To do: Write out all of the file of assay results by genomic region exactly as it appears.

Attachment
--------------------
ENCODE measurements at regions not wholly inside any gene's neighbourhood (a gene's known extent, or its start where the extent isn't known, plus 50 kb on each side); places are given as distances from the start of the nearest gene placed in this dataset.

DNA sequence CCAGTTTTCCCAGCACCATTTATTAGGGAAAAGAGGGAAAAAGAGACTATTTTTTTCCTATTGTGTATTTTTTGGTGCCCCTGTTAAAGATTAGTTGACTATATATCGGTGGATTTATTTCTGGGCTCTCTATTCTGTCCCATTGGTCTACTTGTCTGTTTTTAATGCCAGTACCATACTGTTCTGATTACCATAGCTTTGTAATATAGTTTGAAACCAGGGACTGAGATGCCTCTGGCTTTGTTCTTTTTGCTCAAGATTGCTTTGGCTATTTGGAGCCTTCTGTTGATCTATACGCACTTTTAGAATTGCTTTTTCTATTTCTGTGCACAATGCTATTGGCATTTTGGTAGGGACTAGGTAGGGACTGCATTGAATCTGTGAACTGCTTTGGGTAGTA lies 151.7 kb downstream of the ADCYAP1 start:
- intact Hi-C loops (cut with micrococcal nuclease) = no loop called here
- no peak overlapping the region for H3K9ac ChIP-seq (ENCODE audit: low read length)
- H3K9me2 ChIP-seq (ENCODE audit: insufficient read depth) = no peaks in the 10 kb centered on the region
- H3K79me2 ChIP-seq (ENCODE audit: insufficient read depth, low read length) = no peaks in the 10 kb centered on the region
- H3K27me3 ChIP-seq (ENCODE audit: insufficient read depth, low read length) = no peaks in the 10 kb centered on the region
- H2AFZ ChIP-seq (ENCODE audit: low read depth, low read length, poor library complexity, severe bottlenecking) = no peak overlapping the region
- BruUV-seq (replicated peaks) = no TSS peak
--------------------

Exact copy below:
ENCODE measurements at regions not wholly inside any gene's neighbourhood (a gene's known extent, or its start where the extent isn't known, plus 50 kb on each side); places are given as distances from the start of the nearest gene placed in this dataset.

DNA sequence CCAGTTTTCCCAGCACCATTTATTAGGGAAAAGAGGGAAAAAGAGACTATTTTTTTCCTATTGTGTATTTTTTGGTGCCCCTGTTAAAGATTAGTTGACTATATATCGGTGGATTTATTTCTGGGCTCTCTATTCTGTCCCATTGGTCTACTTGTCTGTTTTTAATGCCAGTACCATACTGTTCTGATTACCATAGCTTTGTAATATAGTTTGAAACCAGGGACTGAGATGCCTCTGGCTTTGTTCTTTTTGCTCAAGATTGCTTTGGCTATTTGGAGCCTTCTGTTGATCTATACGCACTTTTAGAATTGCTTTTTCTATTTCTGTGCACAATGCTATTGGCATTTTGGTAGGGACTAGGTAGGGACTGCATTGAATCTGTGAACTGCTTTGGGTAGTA lies 151.7 kb downstream of the ADCYAP1 start:
- intact Hi-C loops (cut with micrococcal nuclease) = no loop called here
- no peak overlapping the region for H3K9ac ChIP-seq (ENCODE audit: low read length)
- H3K9me2 ChIP-seq (ENCODE audit: insufficient read depth) = no peaks in the 10 kb centered on the region
- H3K79me2 ChIP-seq (ENCODE audit: insufficient read depth, low read length) = no peaks in the 10 kb centered on the region
- H3K27me3 ChIP-seq (ENCODE audit: insufficient read depth, low read length) = no peaks in the 10 kb centered on the region
- H2AFZ ChIP-seq (ENCODE audit: low read depth, low read length, poor library complexity, severe bottlenecking) = no peak overlapping the region
- BruUV-seq (replicated peaks) = no TSS peak